Posted: Oct 23, 2013 5:09 PM by Kelsey Kerwin, KOMU 8 Reporter
Updated: Oct 24, 2013 3:21 PM
COLUMBIA - Officials are pushing for the FDA to meet its deadline on passing regulations for electronic cigarettes because a recent CDC study proves the number of students who have used the product doubled from the previous year.
40 attorney's general, including Missouri's Chris Koster, sent a letter to the agency asking it to meet its Oct. 31 deadline for passing regulation. The letter urges the FDA to address and restrict the products marketing, ingredients, and sale to minors the same way it does cigarettes.
A CDC study found that the number of middle school and high school students who have used e-cigarettes jumped from 4.7 percent in 2011 to 10 percent in 2012 and many think the marketing techniques are to blame.
Tiffany Bowman is a Wellness Coordinator at MU's Wellness Resource Center and supports the restriction of e-cigarettes. She says the product's advertising is similar to the way cigarette ads used to try to hook new smokers before they were regulated.
"The marketing is kind of reminiscent of cigarette marketing from yester-years," Bowman said. "My concern is that we're using those same methods now by getting physicians, stars and celebrities to recommend them when we don't have enough evidence to prove they're a safer alternative."
Bowman said she doesn't think the product should be marketed as a way to quit smoking and should be regulated the same way cigarettes are.
"I would like to see them treat e-cigarettes just like they do other tobacco products," Bowman said. "We took some really good steps toward regulating flavored cigarettes and marketing techniques so I would like to see e-cigarettes included the same way."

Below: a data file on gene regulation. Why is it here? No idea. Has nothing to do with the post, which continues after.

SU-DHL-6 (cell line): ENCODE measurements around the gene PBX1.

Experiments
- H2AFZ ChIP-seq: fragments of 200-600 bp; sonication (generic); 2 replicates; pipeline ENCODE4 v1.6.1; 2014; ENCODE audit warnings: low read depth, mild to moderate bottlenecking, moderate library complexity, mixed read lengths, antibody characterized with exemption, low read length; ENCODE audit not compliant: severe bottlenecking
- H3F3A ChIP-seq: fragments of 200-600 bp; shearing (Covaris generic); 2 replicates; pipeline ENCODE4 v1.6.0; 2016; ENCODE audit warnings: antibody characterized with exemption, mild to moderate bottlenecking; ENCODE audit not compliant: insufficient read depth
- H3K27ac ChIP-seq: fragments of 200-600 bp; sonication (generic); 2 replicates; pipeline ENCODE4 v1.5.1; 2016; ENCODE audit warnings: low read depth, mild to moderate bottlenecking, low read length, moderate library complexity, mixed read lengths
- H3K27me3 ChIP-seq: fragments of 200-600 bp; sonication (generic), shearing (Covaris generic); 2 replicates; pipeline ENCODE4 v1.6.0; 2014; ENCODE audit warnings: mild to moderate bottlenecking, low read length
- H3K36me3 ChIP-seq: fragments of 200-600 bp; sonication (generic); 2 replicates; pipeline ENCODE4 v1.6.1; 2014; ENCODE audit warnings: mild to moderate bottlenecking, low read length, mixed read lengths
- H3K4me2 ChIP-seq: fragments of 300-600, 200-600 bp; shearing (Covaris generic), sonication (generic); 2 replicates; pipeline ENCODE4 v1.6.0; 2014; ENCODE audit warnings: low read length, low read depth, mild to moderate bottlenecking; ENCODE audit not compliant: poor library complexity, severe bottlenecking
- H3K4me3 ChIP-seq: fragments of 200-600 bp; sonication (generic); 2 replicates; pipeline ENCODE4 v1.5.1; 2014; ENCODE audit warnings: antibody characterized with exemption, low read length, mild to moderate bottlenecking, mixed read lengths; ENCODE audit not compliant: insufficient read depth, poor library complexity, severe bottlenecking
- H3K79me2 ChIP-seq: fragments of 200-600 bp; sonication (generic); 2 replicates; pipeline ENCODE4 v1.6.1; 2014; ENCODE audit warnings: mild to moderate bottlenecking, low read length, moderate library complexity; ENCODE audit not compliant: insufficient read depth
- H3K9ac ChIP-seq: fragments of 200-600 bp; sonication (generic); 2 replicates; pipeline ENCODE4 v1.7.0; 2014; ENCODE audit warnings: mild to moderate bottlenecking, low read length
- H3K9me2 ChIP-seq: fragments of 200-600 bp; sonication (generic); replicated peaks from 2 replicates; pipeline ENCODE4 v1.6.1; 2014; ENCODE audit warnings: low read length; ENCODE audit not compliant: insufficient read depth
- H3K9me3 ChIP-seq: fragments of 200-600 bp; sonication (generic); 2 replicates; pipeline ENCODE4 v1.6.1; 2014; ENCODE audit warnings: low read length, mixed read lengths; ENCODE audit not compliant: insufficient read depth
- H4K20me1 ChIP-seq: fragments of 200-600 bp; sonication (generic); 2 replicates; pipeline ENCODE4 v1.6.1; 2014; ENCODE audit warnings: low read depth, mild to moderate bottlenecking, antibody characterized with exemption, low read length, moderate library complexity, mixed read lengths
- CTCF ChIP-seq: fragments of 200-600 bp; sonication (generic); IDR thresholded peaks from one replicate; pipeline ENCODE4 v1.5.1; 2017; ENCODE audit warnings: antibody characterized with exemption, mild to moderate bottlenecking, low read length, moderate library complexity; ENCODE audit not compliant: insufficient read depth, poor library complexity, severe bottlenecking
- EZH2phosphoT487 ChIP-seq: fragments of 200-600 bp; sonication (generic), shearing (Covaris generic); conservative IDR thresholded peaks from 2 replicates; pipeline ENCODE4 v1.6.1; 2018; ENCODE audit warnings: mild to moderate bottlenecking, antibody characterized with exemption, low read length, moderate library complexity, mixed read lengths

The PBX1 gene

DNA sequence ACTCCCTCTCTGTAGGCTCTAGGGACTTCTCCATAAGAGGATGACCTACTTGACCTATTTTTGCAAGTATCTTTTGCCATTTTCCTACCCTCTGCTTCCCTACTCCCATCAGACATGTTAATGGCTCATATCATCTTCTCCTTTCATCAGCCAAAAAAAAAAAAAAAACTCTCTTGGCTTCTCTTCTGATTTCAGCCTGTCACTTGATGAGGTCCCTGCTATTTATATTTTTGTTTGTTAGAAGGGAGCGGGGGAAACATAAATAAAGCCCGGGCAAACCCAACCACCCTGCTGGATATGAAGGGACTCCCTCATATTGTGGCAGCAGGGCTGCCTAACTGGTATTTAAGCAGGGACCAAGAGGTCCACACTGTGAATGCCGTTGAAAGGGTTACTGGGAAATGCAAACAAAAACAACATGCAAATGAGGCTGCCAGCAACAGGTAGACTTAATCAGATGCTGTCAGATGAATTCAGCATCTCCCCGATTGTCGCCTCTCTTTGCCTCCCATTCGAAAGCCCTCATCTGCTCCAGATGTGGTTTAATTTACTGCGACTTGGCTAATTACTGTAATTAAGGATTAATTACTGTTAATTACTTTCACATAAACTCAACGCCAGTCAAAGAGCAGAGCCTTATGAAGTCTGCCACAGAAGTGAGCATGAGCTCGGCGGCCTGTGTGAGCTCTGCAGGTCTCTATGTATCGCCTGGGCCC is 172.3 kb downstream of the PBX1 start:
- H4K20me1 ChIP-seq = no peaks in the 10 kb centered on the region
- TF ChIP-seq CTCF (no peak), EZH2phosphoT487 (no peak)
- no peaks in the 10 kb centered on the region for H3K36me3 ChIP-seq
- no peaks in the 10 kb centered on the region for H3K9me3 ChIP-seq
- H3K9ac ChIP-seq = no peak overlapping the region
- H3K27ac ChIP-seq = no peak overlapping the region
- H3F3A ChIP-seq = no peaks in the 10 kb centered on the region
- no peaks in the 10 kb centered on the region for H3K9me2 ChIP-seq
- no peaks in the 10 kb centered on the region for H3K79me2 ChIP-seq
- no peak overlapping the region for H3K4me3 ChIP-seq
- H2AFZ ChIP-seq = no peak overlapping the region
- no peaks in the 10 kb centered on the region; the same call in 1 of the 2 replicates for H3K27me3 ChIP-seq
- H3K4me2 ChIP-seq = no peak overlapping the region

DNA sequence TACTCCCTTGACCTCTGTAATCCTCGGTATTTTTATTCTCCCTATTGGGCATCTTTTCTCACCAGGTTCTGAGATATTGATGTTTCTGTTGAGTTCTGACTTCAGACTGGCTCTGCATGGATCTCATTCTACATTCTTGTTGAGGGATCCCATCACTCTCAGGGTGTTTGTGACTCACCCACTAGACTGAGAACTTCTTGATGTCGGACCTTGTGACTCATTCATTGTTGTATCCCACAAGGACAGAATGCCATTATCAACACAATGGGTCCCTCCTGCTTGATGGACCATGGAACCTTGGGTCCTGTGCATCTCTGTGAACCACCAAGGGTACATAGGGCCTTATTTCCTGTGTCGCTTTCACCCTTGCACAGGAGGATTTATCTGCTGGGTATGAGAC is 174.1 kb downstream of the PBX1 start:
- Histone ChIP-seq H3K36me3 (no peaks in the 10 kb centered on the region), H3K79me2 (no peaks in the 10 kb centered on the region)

Becca Schranck is a manager at Aqueous Vapors, a new local store that only sells the vapor based products. She says the way the product is advertised is not targeted at minors and said she thinks too much regulation is unnecessary.
"Too much regulation can definitely be bad," said Schranck. "Our advertising is just a general comparison to tobacco products and offers a safer alternative. We're not trying to encourage anyone to start a new habit."
Schranck said she thinks there should be some regulation on who can purchase the product because it still contains nicotine. She said she doesn't think the different flavors in the liquid ingredients are meant to appeal to minors.
"Who is to say that a 40-year-old isn't allowed to smoke a watermelon or candy cane flavored e cigarette," said Schranck. "The point of the different flavors is that people can find something they like enough to choose over smoking."
Aqueous Vapors has a policy that doesn't allow employees to sell any of it products to minors, but no federal policies are in place.
Supporters hope the FDA passes regulation by the Oct. 31 deadline, but the agency has delayed the decision once before.